Erin’s recipe for socca pizza turned out beautifully. She presented a margherita pizza in the cookbook, topping her socca with sliced tomatoes, mozzarella and fresh basil. The tomatoes growing in my backyard are still bright green, so I decided to play with the Greek flavors that I typically associate with chickpeas instead. I added creamy feta, Kalamata olives, ribboned summer squash and a light sprinkling of fresh thyme to mine. You can add any pizza toppings you’d like. Let me know how you like yours!
- 1 cup (120 grams) chickpea flour
- 1 cup water
- ¼ cup olive oil, divided
- 1 to 2 garlic cloves, pressed or minced
- ¼ teaspoon sea salt
- ½ cup shredded mozzarella
- ¼ cup crumbled feta
- 1 small zucchini and/or yellow squash (I used both but had leftovers of each), ribboned with a vegetable peeler and/or julienne peeler and tossed lightly in olive oil
- 5 pitted Kalamata olives, sliced in half lengthwise
- Small handful sun-dried tomatoes (either oil-packed or Trader Joe's dried kind)
- 1 small sprig fresh thyme, optional
- In a bowl, whisk together the chickpea flour, water, 2 tablespoons of the olive oil, garlic and salt. Let the mixture rest at room temperature for 1 hour.
- Turn on the broiler with a rack positioned 8 inches from heat. Place a 10-inch ovenproof skillet (preferably cast iron) in the oven to preheat.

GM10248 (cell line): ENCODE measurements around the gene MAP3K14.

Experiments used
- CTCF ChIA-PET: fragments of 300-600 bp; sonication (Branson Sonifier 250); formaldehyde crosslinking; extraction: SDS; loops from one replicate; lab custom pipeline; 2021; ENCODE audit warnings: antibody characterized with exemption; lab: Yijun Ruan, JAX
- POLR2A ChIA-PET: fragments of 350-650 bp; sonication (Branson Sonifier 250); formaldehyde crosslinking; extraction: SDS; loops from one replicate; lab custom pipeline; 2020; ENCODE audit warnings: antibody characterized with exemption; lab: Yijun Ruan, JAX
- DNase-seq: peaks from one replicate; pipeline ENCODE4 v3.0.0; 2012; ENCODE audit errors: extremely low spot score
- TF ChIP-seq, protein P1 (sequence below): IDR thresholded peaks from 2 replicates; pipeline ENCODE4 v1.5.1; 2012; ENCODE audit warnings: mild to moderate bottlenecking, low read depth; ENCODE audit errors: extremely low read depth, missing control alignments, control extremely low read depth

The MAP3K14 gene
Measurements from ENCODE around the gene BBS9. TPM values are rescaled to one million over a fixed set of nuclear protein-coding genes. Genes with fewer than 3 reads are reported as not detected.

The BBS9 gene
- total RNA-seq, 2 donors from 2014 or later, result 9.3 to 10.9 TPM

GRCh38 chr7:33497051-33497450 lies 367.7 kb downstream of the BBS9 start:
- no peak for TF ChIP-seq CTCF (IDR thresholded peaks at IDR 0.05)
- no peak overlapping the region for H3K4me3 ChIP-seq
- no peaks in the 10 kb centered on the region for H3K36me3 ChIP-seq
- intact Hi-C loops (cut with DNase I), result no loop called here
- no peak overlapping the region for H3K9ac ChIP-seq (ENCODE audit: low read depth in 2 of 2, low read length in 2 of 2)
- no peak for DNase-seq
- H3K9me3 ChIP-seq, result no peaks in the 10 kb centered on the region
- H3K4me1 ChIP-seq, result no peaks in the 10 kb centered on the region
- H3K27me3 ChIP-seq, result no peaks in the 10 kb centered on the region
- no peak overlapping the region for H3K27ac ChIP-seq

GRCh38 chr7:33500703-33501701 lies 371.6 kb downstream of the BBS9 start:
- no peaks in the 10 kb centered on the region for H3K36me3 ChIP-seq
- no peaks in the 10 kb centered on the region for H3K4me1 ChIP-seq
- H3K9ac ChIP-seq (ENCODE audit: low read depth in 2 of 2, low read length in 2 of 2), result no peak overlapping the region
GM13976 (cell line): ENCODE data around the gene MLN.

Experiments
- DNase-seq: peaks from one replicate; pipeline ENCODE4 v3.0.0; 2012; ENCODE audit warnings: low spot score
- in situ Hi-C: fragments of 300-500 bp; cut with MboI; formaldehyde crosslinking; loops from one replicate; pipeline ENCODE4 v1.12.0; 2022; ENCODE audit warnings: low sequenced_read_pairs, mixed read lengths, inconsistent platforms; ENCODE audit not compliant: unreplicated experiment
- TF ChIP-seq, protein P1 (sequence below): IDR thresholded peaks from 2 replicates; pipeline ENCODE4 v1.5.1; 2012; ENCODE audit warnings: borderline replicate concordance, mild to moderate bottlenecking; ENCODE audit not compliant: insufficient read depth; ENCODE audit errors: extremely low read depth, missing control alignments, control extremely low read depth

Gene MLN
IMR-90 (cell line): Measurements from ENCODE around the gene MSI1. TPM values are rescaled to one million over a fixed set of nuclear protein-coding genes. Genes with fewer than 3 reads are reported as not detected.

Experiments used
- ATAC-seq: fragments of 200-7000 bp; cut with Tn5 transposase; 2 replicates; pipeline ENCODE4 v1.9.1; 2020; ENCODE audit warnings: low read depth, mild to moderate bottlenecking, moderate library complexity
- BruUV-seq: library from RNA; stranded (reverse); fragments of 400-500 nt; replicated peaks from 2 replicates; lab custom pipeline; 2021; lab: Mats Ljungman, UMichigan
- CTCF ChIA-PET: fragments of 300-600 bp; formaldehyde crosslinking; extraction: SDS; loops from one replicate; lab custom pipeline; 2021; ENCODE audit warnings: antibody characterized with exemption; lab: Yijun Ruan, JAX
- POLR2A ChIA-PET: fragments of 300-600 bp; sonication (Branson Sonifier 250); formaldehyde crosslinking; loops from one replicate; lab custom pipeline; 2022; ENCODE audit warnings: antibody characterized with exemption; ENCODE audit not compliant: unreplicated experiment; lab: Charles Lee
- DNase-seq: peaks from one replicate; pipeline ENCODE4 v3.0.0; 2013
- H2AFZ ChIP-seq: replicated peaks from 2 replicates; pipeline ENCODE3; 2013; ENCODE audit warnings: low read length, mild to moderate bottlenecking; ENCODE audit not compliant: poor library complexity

- Once the skillet is hot, carefully remove it from the oven (it's crazy hot, wear oven mitts!). Pour in 1 tablespoon olive oil and swirl the pan around so the oil is evenly distributed. Pour in the chickpea batter and return the skillet to the broiler. Cook for 5 to 8 minutes, until the socca is set and the edges are browning and pulling away from the sides of the pan. Remove from oven, turn off broiler and turn oven to 425 degrees Fahrenheit.
- Spread the remaining 1 tablespoon olive oil on top of the socca (it will soak right in). Top the socca with mozzarella, then distribute the ribboned/julienned squash on top. Sprinkle olives and sun-dried tomatoes on top, then sprinkle feta over the pizza.
- Return the skillet to the oven and bake for 8 to 10 minutes, until the cheese is browning and the socca is crisp. Remove from oven and sprinkle fresh thyme on top. Let the pizza cool for 2 to 3 minutes before slicing into 4 pieces and serving.
Make it vegan: Skip the cheese for veggie flatbread.
Leftover squash suggestions: Turn leftover squash ribbons into a squash ribbon salad, like this, or just add them to a simple green salad.
Change it up: You can treat the socca pizza crust as though it were any basic pizza crust. Erin made a margherita pizza with her socca crust—she simply topped her pizza crust with sliced tomatoes and shredded mozzarella and sprinkled fresh basil on top once it came out of the oven.
Recommended equipment: a 10-inch cast iron skillet.
If you love this recipe: You'll also love my other recipes with Greek flavors.